authors | December 18, 2012

Teju Cole: "Twitter Is The Real Stream Of Consciousness"

Social media may indeed be more than just an outlet for sharing what you had for lunch, or funny pictures of animals, according to Teju Cole. "Twitter is the real stream of consciousness," he said at the recent Twitter Fiction Festival. He was chosen to host the event thanks to his creative use of the social media site as a new medium for serial storytelling. In his project Small Fates, Cole embraced digital technology in the creative process by cleverly—and skillfully—using the 140 character word limit to tell compact narratives of life in Lagos, Nigeria. While some may argue that social media sites like Twitter are a threat to traditional literature, Cole treats it instead as a way to revisit the "fait divers," style of the past in a modern way. He uses the platform to share content, he says, but he does so in a more literary way than most.

In a recent lecture he gave at Teachers College, Columbia University, Cole shared his inspiration for the project with students. "I found myself drawn to the 'small' news,'" Cole says in his talk. "I began to read the metro sections of newspapers." His tweets do indeed read like short newspaper stories and headlines, and those who are unaware of what Cole's intentions are with his tweets could certainly be confused. As he explains in the talk, his posts may appear out of context because he does not explain any background detail about them. However, he says that the important part is that people read them and learn something new—even if they may be a bit perplexed by them. "The real agenda of these stories," he tells the audience, "is to open up to the reader an entire world of human experience of which a majority of people are just not aware."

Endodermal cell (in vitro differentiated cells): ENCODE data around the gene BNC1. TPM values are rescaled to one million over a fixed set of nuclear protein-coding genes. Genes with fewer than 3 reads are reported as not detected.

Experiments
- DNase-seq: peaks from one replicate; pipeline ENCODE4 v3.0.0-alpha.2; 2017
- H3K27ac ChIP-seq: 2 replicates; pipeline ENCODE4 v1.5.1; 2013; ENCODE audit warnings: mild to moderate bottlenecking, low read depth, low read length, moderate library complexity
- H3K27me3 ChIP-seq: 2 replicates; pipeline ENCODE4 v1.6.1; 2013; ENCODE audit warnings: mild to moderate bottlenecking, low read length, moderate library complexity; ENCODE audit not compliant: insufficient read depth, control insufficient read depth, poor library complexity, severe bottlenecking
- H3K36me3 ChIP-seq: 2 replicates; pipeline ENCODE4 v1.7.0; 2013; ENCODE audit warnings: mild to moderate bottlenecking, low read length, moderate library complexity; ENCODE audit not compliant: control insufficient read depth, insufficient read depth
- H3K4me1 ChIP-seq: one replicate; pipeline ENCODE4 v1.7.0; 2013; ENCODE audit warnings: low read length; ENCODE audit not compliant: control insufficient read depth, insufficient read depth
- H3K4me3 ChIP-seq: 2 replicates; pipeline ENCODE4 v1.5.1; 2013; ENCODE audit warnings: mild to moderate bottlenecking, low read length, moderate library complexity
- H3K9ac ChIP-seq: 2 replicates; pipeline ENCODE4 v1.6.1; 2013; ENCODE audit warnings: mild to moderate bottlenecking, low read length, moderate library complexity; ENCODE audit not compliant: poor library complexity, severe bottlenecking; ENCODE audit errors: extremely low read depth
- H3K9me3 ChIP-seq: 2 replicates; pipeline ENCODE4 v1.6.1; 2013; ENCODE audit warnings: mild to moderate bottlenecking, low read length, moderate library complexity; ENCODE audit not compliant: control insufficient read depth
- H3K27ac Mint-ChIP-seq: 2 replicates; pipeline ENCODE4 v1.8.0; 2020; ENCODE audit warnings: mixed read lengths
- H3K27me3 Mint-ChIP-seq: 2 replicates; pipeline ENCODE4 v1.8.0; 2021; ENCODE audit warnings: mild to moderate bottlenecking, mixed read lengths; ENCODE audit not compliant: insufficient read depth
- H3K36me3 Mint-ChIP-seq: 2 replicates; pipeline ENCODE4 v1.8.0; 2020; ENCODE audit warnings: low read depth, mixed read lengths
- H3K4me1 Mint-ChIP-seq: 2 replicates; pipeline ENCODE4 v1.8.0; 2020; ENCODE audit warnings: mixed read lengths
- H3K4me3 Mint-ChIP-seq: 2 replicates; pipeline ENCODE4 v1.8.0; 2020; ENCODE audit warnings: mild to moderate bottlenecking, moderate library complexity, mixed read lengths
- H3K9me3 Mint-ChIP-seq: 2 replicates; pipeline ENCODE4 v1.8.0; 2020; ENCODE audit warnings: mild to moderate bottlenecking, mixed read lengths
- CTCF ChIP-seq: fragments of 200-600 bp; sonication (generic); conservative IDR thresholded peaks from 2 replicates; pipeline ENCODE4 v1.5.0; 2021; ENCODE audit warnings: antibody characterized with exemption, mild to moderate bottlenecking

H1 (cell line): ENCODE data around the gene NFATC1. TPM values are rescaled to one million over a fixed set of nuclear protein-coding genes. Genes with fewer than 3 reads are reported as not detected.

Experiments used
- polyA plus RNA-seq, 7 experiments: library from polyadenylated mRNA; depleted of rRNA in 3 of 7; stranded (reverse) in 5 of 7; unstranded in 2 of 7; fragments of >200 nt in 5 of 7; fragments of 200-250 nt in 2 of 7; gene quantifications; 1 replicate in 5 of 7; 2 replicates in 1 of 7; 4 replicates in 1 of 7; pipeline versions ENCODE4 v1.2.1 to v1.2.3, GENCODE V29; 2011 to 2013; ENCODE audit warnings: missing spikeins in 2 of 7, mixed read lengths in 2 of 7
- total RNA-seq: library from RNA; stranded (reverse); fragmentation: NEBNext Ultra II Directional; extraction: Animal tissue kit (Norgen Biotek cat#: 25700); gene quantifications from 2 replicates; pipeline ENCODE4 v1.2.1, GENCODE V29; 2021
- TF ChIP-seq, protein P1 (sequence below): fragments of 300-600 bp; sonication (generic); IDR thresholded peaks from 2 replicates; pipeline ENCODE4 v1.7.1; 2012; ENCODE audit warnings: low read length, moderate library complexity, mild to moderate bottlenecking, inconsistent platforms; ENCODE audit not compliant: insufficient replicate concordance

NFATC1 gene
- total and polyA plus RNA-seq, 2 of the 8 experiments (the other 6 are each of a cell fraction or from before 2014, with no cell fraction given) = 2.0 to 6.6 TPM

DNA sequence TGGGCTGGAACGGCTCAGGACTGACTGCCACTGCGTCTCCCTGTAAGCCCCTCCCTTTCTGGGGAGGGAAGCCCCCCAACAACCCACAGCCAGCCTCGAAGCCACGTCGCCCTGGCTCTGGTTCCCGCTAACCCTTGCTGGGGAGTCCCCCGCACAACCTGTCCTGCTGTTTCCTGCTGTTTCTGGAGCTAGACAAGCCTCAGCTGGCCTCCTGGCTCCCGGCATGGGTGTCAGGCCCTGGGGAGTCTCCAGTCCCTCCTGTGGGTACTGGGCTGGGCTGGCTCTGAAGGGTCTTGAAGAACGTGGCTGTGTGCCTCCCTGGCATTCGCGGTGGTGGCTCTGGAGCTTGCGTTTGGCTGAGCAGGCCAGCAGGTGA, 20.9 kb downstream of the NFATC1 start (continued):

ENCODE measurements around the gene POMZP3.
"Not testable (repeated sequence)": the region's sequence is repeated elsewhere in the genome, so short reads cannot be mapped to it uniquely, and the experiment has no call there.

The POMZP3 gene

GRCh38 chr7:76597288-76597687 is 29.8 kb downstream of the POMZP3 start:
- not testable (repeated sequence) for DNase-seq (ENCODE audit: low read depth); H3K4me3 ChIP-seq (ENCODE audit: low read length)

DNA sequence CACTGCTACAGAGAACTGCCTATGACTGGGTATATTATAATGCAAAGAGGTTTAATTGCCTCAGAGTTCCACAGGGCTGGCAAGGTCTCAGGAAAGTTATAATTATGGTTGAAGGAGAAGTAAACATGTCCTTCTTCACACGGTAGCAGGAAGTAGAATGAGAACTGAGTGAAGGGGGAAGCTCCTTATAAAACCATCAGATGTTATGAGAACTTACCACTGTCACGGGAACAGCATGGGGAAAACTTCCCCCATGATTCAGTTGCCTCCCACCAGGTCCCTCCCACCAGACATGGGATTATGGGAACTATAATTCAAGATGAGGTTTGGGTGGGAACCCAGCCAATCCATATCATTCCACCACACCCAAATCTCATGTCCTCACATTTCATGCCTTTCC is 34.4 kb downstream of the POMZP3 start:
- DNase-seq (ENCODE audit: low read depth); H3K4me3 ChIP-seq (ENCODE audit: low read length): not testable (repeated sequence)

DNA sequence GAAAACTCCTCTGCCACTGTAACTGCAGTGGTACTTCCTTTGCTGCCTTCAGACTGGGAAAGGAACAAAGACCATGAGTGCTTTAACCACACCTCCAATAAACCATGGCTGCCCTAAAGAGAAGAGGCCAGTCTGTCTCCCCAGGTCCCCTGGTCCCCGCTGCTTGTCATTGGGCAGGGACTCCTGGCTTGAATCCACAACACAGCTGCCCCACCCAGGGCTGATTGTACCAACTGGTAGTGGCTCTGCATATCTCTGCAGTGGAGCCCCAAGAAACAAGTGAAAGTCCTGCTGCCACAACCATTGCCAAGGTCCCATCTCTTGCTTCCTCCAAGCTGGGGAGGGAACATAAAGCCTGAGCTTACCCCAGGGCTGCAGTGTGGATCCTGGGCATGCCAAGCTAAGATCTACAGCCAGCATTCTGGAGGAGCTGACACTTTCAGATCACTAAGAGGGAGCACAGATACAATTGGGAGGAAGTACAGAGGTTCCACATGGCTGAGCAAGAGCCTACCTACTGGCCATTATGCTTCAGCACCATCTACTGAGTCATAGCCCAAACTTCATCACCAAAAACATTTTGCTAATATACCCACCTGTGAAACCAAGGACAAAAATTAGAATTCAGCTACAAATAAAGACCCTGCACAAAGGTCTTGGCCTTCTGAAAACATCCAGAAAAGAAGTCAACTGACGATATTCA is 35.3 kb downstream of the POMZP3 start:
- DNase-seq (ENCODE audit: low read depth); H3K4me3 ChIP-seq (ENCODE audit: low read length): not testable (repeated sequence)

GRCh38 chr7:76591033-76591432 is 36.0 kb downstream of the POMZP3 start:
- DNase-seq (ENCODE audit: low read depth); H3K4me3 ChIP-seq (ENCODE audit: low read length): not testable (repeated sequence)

Recently named as one of New York's 100 Most Important Living Writers by Flavorwire, Cole has a very unique narrative style that draws readers in. He is the author of Every Day is for the Thief, and Open City, and is currently working on a new non-fiction project. His knack for telling an alluring story extends off the page and into his stage presence. Whatever the medium, Cole exposes his audiences to exciting, new ways of telling stories.

Up Next

education | December 17, 2012